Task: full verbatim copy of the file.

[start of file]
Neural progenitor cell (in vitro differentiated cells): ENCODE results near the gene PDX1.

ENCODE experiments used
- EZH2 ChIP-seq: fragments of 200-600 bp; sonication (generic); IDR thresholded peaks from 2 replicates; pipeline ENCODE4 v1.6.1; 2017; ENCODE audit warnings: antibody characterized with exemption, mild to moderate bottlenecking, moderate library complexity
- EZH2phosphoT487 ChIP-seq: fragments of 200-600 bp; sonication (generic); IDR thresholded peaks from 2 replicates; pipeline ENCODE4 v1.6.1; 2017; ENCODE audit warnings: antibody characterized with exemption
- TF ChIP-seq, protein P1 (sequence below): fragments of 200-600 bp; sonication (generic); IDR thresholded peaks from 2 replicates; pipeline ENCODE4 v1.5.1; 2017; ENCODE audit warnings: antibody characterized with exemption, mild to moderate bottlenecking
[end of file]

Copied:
Neural progenitor cell (in vitro differentiated cells): ENCODE results near the gene PDX1.

ENCODE experiments used
- EZH2 ChIP-seq: fragments of 200-600 bp; sonication (generic); IDR thresholded peaks from 2 replicates; pipeline ENCODE4 v1.6.1; 2017; ENCODE audit warnings: antibody characterized with exemption, mild to moderate bottlenecking, moderate library complexity
- EZH2phosphoT487 ChIP-seq: fragments of 200-600 bp; sonication (generic); IDR thresholded peaks from 2 replicates; pipeline ENCODE4 v1.6.1; 2017; ENCODE audit warnings: antibody characterized with exemption
- TF ChIP-seq, protein P1 (sequence below): fragments of 200-600 bp; sonication (generic); IDR thresholded peaks from 2 replicates; pipeline ENCODE4 v1.5.1; 2017; ENCODE audit warnings: antibody characterized with exemption, mild to moderate bottlenecking